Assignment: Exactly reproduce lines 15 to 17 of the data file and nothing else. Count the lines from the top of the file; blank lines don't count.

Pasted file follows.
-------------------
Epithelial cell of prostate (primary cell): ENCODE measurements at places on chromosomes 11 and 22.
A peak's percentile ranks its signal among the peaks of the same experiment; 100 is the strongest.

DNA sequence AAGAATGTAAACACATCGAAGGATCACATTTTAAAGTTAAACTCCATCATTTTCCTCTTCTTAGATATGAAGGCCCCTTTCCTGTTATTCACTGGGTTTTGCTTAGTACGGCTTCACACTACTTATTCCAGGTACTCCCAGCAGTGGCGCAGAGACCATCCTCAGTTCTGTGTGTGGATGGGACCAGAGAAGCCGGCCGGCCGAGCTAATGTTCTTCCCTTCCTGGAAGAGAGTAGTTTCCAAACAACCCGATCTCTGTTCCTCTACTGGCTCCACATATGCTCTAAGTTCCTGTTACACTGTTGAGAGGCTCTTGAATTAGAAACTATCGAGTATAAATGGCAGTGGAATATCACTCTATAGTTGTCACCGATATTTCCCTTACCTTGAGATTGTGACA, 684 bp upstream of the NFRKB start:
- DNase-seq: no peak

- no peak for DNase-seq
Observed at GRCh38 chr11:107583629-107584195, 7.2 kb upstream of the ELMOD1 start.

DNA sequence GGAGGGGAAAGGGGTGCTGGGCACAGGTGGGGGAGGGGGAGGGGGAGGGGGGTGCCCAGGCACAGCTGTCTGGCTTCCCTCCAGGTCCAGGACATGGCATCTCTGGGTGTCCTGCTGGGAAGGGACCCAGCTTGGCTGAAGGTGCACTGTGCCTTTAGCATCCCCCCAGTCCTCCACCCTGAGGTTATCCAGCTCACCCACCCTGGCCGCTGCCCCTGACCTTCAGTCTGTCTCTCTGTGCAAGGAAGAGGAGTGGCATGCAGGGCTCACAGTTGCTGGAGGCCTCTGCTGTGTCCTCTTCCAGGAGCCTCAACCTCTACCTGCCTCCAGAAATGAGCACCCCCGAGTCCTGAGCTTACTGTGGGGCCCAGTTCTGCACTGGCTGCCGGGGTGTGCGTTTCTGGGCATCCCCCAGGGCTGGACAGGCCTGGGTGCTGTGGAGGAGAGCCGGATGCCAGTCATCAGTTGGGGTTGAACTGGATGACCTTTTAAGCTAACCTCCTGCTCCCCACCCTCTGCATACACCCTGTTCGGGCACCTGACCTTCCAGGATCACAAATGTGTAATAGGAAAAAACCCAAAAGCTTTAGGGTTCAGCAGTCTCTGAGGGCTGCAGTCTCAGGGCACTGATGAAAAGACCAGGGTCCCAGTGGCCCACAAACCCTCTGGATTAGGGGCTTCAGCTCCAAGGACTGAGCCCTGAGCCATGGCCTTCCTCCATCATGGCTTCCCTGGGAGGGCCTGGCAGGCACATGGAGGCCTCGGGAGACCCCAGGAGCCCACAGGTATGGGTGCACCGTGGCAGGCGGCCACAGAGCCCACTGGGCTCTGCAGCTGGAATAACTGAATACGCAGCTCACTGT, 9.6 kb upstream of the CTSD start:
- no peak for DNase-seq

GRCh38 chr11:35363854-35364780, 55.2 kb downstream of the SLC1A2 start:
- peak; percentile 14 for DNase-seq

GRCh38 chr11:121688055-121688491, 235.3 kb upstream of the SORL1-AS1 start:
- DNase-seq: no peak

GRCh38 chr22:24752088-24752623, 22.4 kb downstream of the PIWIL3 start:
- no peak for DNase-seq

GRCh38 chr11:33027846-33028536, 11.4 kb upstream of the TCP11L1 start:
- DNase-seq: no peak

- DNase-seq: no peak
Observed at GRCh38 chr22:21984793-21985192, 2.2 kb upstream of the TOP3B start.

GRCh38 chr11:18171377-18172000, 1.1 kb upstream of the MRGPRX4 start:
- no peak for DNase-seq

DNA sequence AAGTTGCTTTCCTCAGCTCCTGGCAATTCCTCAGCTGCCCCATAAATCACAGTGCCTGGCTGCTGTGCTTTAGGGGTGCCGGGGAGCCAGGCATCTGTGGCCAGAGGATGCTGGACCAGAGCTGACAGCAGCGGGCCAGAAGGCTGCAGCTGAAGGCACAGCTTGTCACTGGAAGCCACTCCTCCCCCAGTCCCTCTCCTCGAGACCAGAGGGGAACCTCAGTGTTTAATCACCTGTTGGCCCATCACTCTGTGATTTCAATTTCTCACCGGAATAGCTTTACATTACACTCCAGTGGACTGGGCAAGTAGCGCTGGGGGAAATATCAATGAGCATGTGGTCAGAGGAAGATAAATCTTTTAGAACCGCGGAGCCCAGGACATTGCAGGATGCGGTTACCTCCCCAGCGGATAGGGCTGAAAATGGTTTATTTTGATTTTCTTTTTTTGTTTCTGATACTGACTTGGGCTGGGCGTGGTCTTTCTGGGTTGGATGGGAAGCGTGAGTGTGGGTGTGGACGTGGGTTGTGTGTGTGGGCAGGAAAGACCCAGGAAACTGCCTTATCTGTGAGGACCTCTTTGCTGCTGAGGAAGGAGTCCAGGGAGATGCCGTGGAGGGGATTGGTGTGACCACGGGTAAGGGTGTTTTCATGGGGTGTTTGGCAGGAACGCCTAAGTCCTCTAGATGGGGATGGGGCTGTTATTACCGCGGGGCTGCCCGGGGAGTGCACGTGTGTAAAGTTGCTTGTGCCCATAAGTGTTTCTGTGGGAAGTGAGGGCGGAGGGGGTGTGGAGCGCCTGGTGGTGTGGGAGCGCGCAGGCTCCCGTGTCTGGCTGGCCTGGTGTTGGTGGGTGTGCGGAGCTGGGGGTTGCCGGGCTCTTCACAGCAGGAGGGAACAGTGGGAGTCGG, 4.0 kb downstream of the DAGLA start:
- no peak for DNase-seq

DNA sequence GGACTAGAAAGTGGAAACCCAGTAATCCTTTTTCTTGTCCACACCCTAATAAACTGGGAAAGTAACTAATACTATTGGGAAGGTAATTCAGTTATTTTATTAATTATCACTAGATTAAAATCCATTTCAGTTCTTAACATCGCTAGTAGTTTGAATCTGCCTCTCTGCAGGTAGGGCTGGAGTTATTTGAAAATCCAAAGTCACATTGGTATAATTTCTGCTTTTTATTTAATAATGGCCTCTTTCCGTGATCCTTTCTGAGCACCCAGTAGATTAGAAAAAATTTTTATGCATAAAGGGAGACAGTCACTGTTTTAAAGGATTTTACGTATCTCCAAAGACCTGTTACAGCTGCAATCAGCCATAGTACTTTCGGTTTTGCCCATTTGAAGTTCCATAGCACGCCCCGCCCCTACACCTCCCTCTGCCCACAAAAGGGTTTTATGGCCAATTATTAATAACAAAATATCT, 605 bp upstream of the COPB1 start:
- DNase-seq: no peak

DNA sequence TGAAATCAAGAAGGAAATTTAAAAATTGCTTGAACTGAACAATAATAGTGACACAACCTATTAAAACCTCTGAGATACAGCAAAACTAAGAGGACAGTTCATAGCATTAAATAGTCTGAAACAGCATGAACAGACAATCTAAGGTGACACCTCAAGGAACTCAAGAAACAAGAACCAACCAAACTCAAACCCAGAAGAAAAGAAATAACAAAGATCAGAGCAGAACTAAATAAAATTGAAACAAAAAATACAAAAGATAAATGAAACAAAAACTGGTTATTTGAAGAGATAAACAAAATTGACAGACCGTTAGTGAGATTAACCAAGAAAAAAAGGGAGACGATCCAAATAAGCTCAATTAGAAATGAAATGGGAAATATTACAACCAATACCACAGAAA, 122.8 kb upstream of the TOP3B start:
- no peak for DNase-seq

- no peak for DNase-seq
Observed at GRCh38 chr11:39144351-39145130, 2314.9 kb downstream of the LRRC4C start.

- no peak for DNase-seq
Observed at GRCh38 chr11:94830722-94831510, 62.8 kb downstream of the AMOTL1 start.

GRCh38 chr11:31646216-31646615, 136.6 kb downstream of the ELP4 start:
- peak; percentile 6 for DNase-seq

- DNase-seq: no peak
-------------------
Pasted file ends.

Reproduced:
GRCh38 chr11:33027846-33028536, 11.4 kb upstream of the TCP11L1 start:
- DNase-seq: no peak

- DNase-seq: no peak